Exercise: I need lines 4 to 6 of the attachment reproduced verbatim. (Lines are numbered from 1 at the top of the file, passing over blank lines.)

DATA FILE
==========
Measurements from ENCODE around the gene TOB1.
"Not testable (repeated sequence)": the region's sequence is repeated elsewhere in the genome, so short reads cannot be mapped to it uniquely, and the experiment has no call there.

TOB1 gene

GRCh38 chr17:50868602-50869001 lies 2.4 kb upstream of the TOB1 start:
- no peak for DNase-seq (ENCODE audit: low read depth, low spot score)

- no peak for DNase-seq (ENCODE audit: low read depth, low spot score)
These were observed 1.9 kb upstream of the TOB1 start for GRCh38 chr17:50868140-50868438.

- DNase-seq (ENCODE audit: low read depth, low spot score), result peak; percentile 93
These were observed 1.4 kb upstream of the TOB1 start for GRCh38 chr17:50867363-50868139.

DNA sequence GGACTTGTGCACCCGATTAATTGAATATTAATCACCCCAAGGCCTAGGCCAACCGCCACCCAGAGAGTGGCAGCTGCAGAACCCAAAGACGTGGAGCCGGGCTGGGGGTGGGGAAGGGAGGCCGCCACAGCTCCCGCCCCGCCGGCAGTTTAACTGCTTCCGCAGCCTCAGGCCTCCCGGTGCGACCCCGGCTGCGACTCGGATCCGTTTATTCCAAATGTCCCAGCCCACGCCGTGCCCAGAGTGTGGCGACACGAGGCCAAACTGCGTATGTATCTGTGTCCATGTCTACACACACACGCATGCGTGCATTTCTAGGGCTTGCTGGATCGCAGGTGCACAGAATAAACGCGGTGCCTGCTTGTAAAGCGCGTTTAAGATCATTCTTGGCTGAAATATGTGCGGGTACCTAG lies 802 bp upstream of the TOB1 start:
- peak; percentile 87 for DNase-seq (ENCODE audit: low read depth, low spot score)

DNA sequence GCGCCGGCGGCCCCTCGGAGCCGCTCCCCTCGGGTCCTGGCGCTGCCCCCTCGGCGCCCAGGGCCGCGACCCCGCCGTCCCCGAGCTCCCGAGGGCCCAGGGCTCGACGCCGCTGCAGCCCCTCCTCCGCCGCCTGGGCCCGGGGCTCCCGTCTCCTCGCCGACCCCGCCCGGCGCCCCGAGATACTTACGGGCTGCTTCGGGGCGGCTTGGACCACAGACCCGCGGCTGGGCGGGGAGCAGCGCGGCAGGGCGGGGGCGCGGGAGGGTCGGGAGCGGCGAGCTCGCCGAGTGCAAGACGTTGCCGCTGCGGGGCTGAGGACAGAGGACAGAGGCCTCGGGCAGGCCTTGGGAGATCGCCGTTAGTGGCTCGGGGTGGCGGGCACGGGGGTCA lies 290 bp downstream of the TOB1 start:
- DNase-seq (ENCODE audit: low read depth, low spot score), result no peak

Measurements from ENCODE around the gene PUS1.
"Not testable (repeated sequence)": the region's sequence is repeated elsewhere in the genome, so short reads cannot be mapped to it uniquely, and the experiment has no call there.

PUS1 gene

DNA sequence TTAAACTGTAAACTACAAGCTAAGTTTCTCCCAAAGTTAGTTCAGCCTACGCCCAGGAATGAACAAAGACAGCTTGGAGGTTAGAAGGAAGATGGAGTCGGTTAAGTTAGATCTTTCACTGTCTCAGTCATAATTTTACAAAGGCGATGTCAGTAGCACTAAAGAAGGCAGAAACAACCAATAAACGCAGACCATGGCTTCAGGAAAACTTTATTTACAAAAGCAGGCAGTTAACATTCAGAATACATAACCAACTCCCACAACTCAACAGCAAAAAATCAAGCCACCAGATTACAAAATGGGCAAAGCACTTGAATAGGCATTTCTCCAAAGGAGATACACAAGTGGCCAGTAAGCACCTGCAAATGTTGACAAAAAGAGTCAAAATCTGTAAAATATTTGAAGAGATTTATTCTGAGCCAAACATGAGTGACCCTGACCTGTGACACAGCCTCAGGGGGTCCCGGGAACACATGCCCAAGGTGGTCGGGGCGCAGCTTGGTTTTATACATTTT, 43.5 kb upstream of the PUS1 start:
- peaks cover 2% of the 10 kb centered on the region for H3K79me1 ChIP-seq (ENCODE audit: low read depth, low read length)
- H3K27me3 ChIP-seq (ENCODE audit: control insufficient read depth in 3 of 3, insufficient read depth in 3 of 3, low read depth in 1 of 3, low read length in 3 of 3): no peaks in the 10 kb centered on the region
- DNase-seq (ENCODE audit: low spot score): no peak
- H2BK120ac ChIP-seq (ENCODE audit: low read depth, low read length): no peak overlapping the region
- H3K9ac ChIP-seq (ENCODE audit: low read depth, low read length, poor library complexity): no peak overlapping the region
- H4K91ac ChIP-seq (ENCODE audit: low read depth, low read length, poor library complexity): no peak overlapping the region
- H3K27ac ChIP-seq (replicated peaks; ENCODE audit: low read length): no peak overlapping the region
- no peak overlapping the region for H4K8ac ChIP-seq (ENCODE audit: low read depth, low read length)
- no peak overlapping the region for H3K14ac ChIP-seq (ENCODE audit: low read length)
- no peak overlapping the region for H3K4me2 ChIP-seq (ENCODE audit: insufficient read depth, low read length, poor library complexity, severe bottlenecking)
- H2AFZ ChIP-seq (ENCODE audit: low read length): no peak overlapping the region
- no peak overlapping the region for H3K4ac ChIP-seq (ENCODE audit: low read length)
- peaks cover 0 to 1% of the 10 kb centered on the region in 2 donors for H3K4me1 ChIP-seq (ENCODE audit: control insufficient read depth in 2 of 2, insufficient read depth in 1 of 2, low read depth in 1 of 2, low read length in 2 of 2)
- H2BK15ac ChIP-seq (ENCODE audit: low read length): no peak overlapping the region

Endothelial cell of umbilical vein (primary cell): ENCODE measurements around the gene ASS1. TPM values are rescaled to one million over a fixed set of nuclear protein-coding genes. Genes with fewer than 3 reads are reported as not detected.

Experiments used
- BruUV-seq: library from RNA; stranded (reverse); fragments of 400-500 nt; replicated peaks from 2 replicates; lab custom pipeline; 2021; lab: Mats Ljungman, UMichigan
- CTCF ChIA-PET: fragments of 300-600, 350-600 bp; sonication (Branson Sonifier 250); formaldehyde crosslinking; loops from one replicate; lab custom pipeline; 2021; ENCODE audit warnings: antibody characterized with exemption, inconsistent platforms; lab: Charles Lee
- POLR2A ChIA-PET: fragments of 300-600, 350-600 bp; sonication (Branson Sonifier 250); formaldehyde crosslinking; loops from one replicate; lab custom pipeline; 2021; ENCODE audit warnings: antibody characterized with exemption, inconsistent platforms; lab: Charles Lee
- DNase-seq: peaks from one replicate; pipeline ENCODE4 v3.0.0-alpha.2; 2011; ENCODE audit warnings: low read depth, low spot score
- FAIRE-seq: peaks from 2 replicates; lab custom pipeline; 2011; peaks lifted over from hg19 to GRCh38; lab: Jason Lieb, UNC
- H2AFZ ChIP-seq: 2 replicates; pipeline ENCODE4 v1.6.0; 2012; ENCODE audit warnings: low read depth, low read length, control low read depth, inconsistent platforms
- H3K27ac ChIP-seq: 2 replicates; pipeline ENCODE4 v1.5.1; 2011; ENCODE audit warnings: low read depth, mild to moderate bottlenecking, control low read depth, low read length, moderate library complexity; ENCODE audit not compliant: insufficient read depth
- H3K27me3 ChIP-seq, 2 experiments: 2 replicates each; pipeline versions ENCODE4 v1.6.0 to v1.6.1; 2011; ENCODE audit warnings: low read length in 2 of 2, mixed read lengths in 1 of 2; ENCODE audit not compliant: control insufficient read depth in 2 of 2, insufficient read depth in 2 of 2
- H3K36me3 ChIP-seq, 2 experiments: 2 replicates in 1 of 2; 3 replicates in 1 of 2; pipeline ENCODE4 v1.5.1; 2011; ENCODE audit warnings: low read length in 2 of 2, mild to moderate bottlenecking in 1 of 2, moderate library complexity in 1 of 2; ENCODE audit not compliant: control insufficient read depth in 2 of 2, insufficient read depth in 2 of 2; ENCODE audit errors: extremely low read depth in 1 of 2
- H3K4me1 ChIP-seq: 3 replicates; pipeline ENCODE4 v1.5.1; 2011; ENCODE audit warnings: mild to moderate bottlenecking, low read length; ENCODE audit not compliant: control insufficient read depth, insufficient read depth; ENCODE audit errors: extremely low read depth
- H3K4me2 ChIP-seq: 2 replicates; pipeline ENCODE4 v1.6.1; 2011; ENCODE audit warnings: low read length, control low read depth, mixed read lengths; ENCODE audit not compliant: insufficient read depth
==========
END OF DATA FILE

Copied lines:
GRCh38 chr17:50868602-50869001 lies 2.4 kb upstream of the TOB1 start:
- no peak for DNase-seq (ENCODE audit: low read depth, low spot score)

- no peak for DNase-seq (ENCODE audit: low read depth, low spot score)